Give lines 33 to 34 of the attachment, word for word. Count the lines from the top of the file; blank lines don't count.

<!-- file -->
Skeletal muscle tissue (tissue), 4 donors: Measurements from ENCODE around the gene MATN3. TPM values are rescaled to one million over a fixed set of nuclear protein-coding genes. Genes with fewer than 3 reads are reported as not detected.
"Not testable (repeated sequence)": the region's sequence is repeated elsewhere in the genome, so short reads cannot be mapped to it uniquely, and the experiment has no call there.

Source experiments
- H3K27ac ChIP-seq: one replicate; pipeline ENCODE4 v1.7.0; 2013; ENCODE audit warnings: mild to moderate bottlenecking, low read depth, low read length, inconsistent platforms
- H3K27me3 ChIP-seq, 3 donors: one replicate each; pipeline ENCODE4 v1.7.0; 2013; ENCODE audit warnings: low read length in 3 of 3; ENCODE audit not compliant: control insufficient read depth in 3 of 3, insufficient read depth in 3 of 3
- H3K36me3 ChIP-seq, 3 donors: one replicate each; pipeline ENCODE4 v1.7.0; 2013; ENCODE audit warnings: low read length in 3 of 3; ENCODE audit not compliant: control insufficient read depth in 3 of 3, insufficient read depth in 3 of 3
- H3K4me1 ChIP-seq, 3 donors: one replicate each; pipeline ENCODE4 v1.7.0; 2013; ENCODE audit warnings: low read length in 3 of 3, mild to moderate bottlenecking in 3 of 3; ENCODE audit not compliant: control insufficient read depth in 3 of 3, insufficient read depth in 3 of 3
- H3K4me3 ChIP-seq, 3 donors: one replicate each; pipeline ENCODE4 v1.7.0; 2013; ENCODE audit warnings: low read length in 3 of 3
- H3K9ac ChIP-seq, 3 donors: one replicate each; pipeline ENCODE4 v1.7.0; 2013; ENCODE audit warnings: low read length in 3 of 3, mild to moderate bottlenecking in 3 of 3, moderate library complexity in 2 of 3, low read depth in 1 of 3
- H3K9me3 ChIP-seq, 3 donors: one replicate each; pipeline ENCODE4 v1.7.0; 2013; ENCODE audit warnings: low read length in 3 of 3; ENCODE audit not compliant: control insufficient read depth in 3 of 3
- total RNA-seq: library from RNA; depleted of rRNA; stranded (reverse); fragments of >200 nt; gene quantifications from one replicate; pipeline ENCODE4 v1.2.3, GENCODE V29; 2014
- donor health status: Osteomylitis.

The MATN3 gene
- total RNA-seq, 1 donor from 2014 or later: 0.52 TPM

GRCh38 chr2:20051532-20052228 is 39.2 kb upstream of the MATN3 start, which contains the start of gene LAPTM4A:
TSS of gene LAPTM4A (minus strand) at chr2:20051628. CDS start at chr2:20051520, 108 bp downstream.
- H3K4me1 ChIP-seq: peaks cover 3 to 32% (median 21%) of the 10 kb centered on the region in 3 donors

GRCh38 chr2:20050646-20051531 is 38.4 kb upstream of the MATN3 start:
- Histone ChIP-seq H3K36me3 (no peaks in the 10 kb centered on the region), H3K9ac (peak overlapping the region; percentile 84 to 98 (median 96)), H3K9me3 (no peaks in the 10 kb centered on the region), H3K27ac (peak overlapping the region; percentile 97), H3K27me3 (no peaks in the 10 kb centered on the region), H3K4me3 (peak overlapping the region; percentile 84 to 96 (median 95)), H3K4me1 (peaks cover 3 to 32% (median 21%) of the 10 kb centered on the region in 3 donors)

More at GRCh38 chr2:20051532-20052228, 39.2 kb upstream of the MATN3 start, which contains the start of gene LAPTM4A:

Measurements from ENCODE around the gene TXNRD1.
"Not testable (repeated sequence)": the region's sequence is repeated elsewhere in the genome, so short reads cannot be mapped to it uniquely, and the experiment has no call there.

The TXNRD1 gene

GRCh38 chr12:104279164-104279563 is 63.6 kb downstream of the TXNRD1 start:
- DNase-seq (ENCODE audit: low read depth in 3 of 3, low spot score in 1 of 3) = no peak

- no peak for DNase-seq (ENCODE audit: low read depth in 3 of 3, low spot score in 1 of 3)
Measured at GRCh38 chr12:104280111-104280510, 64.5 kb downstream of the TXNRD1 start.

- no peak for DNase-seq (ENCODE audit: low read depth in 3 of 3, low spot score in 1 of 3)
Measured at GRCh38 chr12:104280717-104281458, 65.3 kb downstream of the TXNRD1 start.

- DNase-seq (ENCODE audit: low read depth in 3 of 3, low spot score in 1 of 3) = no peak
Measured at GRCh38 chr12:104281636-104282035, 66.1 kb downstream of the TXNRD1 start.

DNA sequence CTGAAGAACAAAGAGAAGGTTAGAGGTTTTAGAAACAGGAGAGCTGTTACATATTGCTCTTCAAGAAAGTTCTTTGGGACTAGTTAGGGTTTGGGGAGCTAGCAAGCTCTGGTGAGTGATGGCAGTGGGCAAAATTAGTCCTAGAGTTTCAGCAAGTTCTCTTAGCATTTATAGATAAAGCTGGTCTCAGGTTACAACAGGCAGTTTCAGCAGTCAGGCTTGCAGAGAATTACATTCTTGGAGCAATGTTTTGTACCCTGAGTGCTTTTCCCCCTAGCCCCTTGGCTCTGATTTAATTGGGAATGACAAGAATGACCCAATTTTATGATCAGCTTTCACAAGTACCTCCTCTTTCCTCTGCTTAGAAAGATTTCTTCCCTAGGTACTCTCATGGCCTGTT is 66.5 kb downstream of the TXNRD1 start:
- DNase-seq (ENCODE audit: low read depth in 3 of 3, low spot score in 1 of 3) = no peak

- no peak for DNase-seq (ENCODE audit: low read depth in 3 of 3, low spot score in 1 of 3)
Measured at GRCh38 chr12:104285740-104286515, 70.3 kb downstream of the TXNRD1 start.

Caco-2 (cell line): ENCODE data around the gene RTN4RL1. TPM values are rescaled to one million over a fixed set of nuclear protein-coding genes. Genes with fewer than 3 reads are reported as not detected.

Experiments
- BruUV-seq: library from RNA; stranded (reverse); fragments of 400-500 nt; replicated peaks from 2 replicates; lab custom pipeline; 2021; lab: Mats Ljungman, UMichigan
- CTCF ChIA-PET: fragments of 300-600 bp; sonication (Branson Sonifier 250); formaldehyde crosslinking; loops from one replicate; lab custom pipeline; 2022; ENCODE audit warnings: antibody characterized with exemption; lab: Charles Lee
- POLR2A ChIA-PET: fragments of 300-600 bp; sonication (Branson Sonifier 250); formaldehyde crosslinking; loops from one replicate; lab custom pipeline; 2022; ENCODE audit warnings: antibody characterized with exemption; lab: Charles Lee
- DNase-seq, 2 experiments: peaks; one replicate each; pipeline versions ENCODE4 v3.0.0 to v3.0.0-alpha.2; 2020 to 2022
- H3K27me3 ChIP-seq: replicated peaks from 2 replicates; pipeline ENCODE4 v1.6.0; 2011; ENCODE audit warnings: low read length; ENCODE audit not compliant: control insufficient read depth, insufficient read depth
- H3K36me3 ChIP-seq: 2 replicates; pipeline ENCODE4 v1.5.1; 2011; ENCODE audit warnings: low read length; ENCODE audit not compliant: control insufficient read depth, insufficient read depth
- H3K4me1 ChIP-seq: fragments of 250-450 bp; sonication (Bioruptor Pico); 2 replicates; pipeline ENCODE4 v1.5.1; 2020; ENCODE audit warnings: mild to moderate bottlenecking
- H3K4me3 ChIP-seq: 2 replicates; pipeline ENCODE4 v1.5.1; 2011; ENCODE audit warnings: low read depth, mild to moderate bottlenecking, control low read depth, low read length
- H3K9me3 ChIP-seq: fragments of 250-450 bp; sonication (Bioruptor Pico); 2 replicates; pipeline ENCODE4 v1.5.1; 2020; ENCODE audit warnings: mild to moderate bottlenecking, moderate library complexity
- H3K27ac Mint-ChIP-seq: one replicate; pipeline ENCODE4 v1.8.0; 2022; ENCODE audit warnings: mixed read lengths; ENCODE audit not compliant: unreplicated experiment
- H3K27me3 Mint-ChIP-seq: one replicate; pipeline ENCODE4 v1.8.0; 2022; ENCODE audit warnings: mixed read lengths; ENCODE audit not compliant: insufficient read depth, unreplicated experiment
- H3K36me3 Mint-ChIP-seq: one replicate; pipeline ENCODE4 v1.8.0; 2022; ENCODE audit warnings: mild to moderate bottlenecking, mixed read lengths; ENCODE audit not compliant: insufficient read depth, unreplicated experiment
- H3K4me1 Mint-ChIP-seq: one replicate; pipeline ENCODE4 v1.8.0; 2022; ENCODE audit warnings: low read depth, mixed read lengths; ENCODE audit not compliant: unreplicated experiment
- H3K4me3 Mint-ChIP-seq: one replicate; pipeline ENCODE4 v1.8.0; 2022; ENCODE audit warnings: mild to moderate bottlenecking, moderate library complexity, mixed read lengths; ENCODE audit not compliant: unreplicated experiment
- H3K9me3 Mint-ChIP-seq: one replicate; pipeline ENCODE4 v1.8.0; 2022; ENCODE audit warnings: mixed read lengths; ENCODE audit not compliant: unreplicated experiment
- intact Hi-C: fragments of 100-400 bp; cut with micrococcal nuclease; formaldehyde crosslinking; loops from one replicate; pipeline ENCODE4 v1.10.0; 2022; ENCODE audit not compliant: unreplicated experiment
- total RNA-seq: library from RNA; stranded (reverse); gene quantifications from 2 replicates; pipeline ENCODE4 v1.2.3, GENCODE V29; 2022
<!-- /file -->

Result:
- DNase-seq (ENCODE audit: low read depth in 3 of 3, low spot score in 1 of 3) = no peak

- no peak for DNase-seq (ENCODE audit: low read depth in 3 of 3, low spot score in 1 of 3)